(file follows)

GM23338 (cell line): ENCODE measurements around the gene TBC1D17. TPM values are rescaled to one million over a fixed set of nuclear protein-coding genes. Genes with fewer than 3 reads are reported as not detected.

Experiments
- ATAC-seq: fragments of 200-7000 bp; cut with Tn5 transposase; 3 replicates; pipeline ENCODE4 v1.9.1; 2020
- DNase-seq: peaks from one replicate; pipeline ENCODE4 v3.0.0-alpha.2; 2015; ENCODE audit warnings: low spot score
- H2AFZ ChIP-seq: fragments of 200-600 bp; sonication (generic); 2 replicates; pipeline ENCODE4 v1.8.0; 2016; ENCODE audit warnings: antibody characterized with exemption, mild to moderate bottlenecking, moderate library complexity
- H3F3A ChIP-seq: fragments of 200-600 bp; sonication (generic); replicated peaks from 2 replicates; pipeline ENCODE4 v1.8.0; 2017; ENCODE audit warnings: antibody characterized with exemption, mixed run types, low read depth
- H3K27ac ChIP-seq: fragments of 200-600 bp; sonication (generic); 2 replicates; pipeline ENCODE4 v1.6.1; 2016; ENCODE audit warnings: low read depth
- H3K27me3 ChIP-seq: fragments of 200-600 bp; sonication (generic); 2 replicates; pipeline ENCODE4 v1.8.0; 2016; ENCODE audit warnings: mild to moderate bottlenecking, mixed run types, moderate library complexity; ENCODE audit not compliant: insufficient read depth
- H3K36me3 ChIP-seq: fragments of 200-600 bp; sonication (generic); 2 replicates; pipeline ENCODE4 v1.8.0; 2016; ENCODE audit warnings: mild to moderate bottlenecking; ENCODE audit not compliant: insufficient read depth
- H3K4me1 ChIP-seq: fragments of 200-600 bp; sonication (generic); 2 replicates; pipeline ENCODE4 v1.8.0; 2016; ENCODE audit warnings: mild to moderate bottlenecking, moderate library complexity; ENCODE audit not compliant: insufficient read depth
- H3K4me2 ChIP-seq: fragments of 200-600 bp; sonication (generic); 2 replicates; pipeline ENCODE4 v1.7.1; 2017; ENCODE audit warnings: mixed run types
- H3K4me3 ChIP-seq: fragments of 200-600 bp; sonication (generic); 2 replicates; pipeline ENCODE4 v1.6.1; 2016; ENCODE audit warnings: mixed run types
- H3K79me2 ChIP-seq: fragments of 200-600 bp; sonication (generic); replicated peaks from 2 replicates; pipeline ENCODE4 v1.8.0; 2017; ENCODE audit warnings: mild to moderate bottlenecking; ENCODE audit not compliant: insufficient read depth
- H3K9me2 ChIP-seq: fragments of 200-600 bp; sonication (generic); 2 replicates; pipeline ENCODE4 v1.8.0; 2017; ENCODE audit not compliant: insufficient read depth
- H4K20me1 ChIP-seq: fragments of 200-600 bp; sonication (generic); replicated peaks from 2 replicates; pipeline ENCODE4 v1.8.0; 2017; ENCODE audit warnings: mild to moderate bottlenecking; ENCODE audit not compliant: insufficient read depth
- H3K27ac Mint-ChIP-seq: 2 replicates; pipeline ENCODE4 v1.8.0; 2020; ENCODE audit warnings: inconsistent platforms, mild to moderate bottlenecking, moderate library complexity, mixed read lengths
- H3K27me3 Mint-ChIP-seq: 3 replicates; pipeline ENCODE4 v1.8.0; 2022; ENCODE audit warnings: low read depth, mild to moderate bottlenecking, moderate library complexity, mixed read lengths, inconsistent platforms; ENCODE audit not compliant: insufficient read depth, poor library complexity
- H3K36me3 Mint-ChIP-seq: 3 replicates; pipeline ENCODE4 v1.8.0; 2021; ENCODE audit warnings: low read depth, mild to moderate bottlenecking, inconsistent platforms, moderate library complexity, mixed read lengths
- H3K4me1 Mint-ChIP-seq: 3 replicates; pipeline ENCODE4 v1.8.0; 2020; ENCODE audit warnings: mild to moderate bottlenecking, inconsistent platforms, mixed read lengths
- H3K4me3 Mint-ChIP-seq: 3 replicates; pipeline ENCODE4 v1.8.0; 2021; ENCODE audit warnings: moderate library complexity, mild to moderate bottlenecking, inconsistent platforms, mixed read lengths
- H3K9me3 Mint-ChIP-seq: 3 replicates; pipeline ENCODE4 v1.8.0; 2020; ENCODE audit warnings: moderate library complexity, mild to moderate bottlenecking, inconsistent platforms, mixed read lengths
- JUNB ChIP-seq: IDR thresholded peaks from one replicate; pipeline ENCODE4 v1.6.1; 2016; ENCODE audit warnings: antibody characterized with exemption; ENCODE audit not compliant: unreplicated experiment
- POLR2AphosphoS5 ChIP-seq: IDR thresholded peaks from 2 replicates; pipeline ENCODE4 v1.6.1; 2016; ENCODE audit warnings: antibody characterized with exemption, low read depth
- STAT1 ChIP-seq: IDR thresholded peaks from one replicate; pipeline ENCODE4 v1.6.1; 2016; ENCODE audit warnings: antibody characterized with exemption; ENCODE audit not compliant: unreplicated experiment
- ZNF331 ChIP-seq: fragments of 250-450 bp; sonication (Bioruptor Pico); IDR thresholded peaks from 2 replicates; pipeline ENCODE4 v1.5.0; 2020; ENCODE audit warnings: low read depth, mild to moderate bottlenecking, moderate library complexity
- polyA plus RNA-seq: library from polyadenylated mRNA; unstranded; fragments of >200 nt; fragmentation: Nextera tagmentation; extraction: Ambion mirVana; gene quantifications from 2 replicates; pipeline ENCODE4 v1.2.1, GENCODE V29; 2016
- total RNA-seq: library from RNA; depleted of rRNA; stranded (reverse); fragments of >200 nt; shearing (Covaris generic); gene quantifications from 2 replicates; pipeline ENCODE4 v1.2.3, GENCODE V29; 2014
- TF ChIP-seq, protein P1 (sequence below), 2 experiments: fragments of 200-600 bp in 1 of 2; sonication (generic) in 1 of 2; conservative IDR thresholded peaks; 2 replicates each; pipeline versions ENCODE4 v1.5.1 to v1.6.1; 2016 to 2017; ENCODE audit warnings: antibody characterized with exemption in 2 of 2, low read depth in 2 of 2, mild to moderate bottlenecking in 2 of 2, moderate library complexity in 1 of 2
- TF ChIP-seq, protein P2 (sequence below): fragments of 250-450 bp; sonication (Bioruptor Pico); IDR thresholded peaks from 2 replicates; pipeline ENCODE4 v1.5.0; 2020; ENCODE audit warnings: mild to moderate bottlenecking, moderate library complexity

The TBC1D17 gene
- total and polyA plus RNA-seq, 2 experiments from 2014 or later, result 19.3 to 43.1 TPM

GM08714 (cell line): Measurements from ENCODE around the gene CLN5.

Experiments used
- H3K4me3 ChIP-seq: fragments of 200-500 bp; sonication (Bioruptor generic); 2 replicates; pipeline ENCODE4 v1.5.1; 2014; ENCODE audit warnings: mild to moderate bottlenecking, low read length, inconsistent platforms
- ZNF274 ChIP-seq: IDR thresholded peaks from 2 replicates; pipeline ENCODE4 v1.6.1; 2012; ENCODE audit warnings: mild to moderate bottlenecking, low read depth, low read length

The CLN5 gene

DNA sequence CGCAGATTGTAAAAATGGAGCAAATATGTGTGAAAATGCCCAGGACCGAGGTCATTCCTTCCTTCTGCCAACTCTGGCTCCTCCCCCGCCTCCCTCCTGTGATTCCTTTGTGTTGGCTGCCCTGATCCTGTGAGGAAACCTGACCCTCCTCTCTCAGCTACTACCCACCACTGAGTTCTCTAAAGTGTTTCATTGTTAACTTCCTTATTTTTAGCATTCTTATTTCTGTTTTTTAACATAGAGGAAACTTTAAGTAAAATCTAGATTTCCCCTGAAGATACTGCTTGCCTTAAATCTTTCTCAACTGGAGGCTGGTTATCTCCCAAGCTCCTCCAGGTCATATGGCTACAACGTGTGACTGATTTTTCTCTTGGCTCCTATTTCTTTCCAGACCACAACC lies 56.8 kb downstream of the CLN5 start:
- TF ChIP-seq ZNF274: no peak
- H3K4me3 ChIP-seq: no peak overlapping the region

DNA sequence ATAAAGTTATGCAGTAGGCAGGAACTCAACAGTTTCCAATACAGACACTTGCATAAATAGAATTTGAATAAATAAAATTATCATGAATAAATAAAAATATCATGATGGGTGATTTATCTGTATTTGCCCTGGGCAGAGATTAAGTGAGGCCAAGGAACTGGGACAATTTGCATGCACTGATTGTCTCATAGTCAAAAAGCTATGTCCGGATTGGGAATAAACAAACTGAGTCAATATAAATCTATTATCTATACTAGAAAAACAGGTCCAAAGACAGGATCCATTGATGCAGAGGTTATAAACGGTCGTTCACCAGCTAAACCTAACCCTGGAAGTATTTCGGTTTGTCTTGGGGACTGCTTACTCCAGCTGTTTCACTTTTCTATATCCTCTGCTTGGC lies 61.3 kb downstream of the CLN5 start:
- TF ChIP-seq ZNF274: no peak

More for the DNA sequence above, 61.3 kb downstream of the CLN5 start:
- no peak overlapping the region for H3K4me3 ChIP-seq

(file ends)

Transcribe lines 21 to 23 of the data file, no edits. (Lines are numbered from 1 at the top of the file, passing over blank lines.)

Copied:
- H3K9me3 Mint-ChIP-seq: 3 replicates; pipeline ENCODE4 v1.8.0; 2020; ENCODE audit warnings: moderate library complexity, mild to moderate bottlenecking, inconsistent platforms, mixed read lengths
- JUNB ChIP-seq: IDR thresholded peaks from one replicate; pipeline ENCODE4 v1.6.1; 2016; ENCODE audit warnings: antibody characterized with exemption; ENCODE audit not compliant: unreplicated experiment
- POLR2AphosphoS5 ChIP-seq: IDR thresholded peaks from 2 replicates; pipeline ENCODE4 v1.6.1; 2016; ENCODE audit warnings: antibody characterized with exemption, low read depth